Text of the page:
In the wake of Hawaii’s biggest corruption scandal in history, lawmakers are proposing that county prosecutors be required to collect and publish data about criminal defendants and how they make their charging decisions.
House Bill 2749 was in large part prompted by the sweeping federal investigation that led to the convictions of Katherine Kealoha, a former Honolulu deputy prosector, and her husband Louis Kealoha, the former Honolulu police chief. The case has also entangled Honolulu Prosecuting Attorney Keith Kaneshiro, who has been on paid leave since March after receiving a target letter in the federal investigation.
“The intent of the bill is generally to bring more transparency to the process in prosecutor’s offices to make sure the public can have faith and confidence that the right people are being prosecuted,” said House Judiciary Committee Chair Chris Lee, sponsor of the legislation.
At the same time, it would protect prosecutors from “unfair misconceptions,” he said.
The bill states that prosecutors are the “most powerful actors in the criminal justice system.” Prosecutors are in charge of deciding whether to charge people and with what crimes, and their decisions have a “lasting impact on people accused of crime, victims, families, communities and Hawaii’s economy.”
If passed, the bill would require a prosecutor’s office to collect and publish data about a defendant’s race, gender, disability status, where they were arrested, whether diversion was offered, bail or bond information, pleas offered and substance abuse history screening, among other things.
It would also require a recently established criminal justice research institute to collect that data from all the prosecuting attorneys’ offices and publish that data online every year, as well as producing an annual report.
Additionally, the bill would require the governor to establish a prosecutorial transparency advisory board.
During the last few years as the case against the Kealohas and five HPD officers unfolded, there were a lot of questions raised about whether or not cases were being fairly handled in prosecutors’ offices, Lee said.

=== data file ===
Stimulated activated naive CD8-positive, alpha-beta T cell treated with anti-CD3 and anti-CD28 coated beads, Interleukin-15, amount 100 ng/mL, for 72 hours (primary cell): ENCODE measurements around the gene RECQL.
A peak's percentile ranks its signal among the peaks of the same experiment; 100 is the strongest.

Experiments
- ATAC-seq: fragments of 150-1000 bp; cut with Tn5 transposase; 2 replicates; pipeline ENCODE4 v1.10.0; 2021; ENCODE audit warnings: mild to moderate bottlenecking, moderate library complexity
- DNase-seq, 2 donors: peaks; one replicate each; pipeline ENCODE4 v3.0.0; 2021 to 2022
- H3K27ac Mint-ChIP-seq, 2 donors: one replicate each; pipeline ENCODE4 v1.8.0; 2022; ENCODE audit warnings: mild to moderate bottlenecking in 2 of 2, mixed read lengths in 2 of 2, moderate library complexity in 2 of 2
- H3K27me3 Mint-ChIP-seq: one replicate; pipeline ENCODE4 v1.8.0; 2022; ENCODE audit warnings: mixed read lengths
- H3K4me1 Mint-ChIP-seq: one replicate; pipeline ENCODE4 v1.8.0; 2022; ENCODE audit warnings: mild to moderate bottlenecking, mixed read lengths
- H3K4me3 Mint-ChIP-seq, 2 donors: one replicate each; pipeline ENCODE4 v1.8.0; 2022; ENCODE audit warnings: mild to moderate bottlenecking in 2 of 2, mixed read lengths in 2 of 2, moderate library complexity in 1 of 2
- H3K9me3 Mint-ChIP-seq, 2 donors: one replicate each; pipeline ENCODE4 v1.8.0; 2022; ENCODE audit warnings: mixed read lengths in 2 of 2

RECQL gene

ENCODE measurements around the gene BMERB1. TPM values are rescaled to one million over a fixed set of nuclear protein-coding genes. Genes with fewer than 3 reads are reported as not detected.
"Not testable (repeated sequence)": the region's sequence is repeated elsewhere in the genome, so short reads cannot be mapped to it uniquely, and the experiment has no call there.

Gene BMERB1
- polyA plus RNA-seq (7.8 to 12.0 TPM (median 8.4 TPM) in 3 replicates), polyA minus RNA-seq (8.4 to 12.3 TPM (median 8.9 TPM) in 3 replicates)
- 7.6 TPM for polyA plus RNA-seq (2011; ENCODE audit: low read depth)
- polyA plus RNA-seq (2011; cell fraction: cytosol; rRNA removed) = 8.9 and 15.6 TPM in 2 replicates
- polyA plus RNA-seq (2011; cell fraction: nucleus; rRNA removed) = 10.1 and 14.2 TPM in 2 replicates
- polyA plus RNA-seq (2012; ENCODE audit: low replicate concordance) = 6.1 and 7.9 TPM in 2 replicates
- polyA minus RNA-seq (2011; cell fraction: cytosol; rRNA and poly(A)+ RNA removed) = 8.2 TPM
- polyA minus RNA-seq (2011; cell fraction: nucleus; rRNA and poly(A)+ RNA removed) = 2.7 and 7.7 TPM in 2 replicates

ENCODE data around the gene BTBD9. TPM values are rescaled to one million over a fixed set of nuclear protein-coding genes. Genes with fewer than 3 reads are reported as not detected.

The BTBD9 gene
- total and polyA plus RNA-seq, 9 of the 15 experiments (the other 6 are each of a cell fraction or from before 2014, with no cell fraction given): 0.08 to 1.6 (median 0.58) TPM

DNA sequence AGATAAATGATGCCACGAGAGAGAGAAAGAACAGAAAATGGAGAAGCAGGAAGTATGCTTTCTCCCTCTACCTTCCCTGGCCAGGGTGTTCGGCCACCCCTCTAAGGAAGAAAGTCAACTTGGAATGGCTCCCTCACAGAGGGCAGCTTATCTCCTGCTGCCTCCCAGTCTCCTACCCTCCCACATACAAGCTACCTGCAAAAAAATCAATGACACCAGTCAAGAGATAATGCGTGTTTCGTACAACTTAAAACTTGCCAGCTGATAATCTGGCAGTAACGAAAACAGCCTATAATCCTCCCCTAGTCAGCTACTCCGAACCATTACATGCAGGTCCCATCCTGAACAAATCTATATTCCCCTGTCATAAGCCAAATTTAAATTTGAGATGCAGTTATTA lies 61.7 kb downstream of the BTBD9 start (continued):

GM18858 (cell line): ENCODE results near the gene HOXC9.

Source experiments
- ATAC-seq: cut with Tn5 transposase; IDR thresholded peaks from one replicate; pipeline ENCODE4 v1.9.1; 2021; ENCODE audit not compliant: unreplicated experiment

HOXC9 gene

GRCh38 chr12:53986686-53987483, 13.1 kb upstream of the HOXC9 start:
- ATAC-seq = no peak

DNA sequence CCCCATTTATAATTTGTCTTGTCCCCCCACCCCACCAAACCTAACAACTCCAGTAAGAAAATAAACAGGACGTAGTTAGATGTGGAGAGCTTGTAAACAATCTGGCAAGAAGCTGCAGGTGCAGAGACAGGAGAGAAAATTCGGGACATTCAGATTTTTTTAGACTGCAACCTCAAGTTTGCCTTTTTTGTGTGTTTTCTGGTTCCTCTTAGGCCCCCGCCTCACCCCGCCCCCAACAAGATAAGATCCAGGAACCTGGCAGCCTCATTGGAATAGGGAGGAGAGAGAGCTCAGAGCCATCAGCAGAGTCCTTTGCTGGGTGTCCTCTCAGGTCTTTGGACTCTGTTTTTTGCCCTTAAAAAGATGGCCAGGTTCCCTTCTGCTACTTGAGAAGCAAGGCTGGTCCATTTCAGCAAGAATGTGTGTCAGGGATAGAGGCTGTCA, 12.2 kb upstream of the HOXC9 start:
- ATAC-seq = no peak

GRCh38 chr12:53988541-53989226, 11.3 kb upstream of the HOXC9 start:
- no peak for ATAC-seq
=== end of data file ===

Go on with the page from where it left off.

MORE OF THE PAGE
“In general, everybody supports more transparency and everyone stepped up to try to improve the process,” he said. “The question is how it’s done and logistically, what makes sense.”
A Burden For Prosecutors
Although the bill has gained widespread support from various civil rights and advocacy organizations across the state, prosecutors from all four counties voiced concerns about it.
While they all agreed that prosecutorial transparency serves the public interest, they each wrote in their comments to the committee that complying with the bill’s mandate would require additional staff.
None of the offices submitted opposition letters, but Maui County Prosecutor Don Guzman said he was in “strong opposition” to the bill.
“This bill creates an unfunded state mandate with an effective date of July 1, 2020 without any significant consultation with the affected agencies,” Guzman wrote in his letter to the House Judiciary Committee.
Those concerns were not ignored, Lee said.
Legislators got together with stakeholders and narrowed down the data points from more than 50 to 11.
The point, he said, was to make sure that the maximum amount of transparency is secured while minimizing the burden for the prosecutor’s offices that have to provide the data.
The bill was developed by a national policy expert as a way to increase transparency around prosecutorial decision-making nationwide, said Mandy Fernandes, policy director of the American Civil Liberties Union of Hawaii, which supports the bill. Similar laws have passed in Florida, Colorado and Arizona, according to a national ACLU report on prosecutorial transparency.
“As taxpayers, we should have the right to know what’s going on,” she said. “We should know the rationale behind their decision-making.”
Data collection could enable policymakers to start effectively targeting decades-old problems, such as the disproportionately high numbers of Native Hawaiian inmates in the prison system, she said. Right now, without the data, policymakers and advocates don’t really understand where the problem starts so they can’t effectively address the problem, she added.
“To make good policy first we need to start with information,” Fernandes said. “We can’t have information if the prosecutors are operating in secrecy.”
The bill passed through the Judiciary Committee last week by a 7-0 vote and has been referred to the House Finance Committee.
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